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I`ve read this artilce about Historicist Theories of Scientific Rationality. All the theories seem to state that the science is evolving over time, i.e. it changes in cumulative or revolutionary way (or somehow else). And the question is: Are there any aspects of science which do not change over time? If the answer is yes, please, give 2-3 examples from different fields of science.

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Like many other professional philosophers of science these days, I'm highly influenced by the contemporary disunity of science movement. So I would say that there aren't any general aspects of science which do not change over time or which are shared across all fields of science.

I would also argue that there are significant counterexamples to all of the previous answers.

Contra Joseph Weissman, I would argue that there is no one general method of scientific inquiry. Fundamental physics (especially string theory), pre-Darwinian biology, contemporary systems biology, simulation-based climate modeling, and cultural anthropology all look very different from each other, and it's at least very difficult to see what one thing they might have in common.

Contra jobermark:

  • "We value theories that are more 'convergent' in that they reduce a problem domain into overlapping sets of puzzles the solutions to which do not contradict the solutions to one another."

    • First, not all fields of science aim at producing theories. For example, climate modeling generally aims to produce more adequate models of the climate, not high-level theories of how the climate works. If anything, climate modeling has generally gone in the opposite direction: early climate models were based on theories of fluid and heat dynamics taken from physics, and later models have incorporated chemical and biological details.
    • Second, scientists reach contradictory conclusions all the time. Here is a paper of mine examining a disagreement among scientists over the yield gains of genetically modified crops.
    • Third, convergence is not necessarily valuable if the scientific community converges on a problematic theory or conclusion. For example, convergence on Nazi race science would have been bad, not valuable.
  • "We value theories that more 'objectivising' in that they involve less subjective interpretation as they are practiced over time."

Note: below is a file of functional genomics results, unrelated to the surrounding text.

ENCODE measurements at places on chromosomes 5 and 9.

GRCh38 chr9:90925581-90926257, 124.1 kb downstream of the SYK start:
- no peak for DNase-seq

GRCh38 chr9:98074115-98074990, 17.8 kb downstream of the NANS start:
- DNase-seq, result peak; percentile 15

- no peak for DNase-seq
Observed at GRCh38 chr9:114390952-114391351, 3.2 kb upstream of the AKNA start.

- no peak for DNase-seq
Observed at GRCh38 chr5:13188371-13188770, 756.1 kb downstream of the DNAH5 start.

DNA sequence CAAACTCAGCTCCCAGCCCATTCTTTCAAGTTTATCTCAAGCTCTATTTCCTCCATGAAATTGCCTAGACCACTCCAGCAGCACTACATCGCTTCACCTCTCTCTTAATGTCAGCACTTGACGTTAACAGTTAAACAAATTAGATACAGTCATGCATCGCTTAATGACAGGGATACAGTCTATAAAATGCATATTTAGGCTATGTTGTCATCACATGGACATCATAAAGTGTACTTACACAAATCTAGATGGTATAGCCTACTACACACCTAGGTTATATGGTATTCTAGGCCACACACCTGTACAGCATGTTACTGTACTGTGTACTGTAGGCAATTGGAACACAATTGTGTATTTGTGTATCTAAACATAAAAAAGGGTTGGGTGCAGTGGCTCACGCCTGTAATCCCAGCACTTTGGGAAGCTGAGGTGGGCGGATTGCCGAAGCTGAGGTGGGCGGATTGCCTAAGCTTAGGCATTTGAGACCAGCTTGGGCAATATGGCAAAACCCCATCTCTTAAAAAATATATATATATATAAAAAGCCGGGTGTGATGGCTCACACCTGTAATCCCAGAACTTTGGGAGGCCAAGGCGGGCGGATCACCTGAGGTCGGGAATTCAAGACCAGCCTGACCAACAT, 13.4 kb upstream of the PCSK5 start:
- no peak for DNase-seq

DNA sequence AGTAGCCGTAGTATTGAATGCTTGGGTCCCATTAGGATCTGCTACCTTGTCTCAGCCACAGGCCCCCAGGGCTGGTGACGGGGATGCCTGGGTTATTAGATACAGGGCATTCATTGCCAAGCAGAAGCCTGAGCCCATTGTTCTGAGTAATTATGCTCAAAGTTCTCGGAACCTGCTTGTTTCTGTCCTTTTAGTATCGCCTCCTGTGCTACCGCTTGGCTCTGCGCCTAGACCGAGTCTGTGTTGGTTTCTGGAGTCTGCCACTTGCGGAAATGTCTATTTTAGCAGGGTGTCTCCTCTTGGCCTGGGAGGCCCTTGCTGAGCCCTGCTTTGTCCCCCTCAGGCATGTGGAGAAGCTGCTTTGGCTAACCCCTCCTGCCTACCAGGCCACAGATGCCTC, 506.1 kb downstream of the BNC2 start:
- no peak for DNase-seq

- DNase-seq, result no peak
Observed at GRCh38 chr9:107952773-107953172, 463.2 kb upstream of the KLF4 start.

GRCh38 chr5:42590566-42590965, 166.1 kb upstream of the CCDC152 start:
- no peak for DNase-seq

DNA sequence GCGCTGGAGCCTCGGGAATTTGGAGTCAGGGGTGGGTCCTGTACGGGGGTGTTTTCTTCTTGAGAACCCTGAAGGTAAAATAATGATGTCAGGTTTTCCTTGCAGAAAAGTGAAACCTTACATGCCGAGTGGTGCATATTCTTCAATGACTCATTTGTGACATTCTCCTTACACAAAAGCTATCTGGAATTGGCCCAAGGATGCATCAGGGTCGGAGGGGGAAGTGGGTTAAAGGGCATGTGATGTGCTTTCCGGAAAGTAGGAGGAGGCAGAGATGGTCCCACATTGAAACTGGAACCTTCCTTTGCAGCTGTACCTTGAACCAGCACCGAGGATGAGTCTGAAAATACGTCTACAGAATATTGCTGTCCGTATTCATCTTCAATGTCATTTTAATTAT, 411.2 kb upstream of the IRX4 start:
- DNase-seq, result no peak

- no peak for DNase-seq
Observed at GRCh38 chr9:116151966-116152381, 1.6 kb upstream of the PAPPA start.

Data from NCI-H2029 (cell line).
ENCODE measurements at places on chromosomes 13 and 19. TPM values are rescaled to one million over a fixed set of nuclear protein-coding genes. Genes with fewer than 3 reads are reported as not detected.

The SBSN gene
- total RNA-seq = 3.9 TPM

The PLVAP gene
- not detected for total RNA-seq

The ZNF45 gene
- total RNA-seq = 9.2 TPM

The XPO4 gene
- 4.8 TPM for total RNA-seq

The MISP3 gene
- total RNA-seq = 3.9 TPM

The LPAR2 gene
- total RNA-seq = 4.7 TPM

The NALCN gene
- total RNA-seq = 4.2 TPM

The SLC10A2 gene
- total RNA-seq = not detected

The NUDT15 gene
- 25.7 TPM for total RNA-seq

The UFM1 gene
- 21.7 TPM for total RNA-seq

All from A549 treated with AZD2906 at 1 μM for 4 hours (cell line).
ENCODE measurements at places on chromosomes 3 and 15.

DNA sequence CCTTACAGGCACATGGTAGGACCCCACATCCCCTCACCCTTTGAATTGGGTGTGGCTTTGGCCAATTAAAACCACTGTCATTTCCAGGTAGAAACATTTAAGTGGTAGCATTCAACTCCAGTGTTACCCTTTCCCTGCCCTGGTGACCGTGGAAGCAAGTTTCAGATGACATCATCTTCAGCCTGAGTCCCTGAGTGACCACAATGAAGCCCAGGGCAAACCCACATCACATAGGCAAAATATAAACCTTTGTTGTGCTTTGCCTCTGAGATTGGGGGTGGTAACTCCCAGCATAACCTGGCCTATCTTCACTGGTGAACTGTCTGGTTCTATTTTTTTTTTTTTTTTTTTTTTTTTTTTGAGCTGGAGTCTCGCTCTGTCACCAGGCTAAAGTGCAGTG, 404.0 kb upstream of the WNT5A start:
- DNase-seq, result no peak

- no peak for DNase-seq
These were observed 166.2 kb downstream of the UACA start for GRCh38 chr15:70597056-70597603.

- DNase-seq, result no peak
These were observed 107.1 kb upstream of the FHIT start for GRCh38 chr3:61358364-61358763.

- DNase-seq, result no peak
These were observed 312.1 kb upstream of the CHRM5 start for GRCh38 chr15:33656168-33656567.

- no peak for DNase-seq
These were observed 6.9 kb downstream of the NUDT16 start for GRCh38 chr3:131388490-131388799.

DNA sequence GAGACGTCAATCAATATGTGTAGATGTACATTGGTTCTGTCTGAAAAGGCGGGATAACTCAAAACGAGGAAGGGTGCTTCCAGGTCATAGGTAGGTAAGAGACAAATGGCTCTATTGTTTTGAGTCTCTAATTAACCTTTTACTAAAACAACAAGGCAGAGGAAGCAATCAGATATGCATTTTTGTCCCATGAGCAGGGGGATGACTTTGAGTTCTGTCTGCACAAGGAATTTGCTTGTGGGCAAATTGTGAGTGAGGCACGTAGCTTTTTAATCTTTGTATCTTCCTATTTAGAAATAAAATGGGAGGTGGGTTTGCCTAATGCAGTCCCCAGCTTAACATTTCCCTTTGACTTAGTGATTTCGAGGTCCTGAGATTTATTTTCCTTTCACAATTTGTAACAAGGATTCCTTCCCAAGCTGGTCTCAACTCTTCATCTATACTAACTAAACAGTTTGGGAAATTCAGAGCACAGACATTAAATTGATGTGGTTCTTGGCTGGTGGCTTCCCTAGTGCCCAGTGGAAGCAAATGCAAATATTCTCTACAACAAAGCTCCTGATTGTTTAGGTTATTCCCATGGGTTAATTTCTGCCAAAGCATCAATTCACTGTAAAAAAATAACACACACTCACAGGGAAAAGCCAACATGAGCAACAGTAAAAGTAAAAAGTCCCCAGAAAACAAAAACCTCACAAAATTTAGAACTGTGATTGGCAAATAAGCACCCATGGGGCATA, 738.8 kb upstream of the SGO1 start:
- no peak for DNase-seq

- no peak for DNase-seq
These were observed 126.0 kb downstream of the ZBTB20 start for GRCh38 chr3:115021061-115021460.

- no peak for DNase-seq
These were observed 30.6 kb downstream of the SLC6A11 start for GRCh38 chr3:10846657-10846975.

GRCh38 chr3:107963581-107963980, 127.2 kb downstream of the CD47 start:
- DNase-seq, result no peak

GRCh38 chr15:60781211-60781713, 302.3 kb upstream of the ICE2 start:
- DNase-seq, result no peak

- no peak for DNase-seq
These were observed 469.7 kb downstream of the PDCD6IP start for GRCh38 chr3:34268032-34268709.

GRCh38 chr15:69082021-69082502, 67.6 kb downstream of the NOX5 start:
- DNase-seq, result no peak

• This is not the case in many fields of social science, and some feminist historians and philosophers of science have argued that subjective interpretation is valuable even in fields such as biology. I recommend Evelyn Fox Keller's A Feeling for the Organism. Also, historian Theodore Porter has done a lot of work on the politics behind quantification as a way to promote objectivity; his classic book is Trust in Numbers.
  • "We value theories that are more 'efficient' in that they invoke fewer unobserved real entities .... We value theories that are more 'parsimonious' in that they explain more things with fewer principles."

    • See again the case of climate modeling. Not only are climate modelers interested in models rather than theories, but also they have developed their models by adding different kinds of entities and processes.
    • Something like this kind of efficiency or parsimony is controversial in medicine, toxicology, ethology, and many social sciences. In these fields, the "efficient" or "parsimonious" assumption was androcentric, or male-centered: research focused on men or males, either ignoring women or females or treating them as deviations from the men/male base case. This resulted in, for example, a greater risk for women of dying from a heart attack or overdosing on prescription drugs. Kourany talks about this and some other examples in the first chapter of her Philosophy of Science after Feminism.
  • "We value theories that are more 'intuitive' in that they more easily find parallel metaphors in everyday life or in mathematical models that allow them to be communicated effectively. "

    • Since the development of quantum mechanics, it's become a cliché that physics is counterintuitive. Certain kids of social scientists also like to portray themselves as challenging intuitive ideas or common sense.
  • "We value theories that are more 'cosmopolitan' in that they rely less upon a given cultural embedding to retain their other preferred qualities."

    • Methodological relativism seems to remain a topic of active debate in fields such as cultural anthropology. Within philosophy, standpoint epistemology's notion of "situated knowers" challenges the ideal of producing knowledge independent of a particular cultural embedding.